"it seemed he had some problem understanding the whole story, as if he hadn't heard the beginning of it over the saccharine wailing of Mustafa Sandal, or had missed a vital word in the discourse" – An excerpt from László Krasznahorkai's new collection of writing translated by George Szirtes.
A quarter of a century has passed since the end of communism in Hungary, and the files of the state security service are still inaccessible to the public. Attila Ménes's play is based on the life of one of the most prominent authors of the last century, Sándor Tar, who was later exposed as an agent.
Jenő Rejtő’s legendary wit has made him one of the most popular writers in Hungary. His comic thrillers, written mostly in the 1930s, are a unique combination of madcap humour and out-and-out pulp adventure. His effortless bon mots have made it into everyday use, and his surreal Vaudeville humour remains a touchstone across several generations of readers. He was born in Budapest in 1905, wrote famously at his habitual table in the Japán Kávéház [Café Japan] and died on the 1st January 1943 in a forced labour camp. His last words, said to a comrade who was going to have to carry him out and bury him, were apparently: “I’m afraid I’m going to be rather heavy.”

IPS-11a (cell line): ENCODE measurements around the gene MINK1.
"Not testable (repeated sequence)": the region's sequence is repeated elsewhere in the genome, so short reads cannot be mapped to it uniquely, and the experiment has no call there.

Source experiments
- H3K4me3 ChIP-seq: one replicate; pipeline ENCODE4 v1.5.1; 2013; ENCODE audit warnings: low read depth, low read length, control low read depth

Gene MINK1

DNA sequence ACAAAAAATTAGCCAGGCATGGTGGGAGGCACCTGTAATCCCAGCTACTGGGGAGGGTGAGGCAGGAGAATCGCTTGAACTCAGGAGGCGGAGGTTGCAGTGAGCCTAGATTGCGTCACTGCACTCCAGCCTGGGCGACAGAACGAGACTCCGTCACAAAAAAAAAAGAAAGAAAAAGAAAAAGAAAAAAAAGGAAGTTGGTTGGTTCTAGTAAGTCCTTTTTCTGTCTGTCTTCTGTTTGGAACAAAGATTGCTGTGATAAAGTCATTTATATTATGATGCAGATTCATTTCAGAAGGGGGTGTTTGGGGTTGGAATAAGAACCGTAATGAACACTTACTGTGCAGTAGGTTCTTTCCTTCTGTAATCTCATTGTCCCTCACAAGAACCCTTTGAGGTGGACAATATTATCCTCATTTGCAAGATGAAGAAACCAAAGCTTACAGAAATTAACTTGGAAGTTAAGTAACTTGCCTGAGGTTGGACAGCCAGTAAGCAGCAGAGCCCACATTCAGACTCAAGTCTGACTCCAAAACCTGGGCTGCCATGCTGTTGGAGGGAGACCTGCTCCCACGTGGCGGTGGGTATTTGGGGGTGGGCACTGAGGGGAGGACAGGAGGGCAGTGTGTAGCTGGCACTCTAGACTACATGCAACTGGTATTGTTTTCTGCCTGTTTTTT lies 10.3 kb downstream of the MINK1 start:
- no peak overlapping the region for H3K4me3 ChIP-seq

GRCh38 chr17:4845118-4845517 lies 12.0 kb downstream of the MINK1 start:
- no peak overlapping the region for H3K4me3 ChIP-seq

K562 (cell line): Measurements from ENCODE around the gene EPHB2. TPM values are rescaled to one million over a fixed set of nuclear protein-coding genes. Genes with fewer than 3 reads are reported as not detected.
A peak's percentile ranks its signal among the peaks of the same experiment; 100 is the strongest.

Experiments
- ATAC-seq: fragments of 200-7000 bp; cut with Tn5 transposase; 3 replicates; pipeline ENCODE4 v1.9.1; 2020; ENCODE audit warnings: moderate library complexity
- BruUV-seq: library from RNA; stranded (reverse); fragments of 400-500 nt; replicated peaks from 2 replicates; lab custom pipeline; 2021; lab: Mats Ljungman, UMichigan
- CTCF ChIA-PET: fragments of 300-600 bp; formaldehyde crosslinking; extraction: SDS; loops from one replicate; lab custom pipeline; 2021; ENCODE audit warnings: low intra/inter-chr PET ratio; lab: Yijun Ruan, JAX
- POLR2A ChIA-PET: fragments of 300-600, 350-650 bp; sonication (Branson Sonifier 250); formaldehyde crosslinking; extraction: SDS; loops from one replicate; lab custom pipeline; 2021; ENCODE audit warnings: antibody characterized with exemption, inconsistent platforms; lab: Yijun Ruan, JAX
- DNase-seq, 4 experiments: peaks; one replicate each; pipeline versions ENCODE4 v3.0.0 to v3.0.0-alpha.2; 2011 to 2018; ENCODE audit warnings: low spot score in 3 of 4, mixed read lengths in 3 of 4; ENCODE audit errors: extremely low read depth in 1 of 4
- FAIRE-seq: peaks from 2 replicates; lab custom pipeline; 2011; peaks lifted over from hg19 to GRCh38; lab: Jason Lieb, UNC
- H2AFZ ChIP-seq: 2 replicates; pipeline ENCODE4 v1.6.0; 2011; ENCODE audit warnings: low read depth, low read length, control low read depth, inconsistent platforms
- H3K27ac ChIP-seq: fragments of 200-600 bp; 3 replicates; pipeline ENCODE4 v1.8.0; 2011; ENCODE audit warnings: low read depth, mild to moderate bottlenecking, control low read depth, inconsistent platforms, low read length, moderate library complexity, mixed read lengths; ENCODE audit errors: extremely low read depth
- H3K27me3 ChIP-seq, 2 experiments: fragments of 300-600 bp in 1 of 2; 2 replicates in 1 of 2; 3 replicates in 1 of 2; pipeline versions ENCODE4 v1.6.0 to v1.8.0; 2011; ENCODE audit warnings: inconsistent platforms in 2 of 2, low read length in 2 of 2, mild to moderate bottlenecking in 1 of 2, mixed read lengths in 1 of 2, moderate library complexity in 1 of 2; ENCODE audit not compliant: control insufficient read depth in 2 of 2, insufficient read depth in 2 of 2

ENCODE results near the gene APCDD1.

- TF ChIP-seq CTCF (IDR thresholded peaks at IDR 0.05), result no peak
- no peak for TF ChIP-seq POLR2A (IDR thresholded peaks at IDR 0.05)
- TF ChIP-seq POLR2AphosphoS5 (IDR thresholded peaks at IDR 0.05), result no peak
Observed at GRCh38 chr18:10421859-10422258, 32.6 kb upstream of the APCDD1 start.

"It must have happened mostly along those lines, I think," says Pál Réz, and readers and scholars alike need to realize: this is "mostly" how close we can get to truly knowing our own literary history. – The memoir of Pál Réz, a living legend in Hungarian literature.
In Europe, the continent that learnt the lessons of World War II, there have been no wars for 70 years. It has become a civilized, humanistic place. Except for the events that went on for ten years beyond Hungary’s southern borders.
A writer who discovers that his parents were informers; confessions about being gay; a life history interview with a legendary literary editor; the everyday life of women in Budapest around 1900; a memoir about the siege of Budapest; and new translations of Faust and Molière's plays.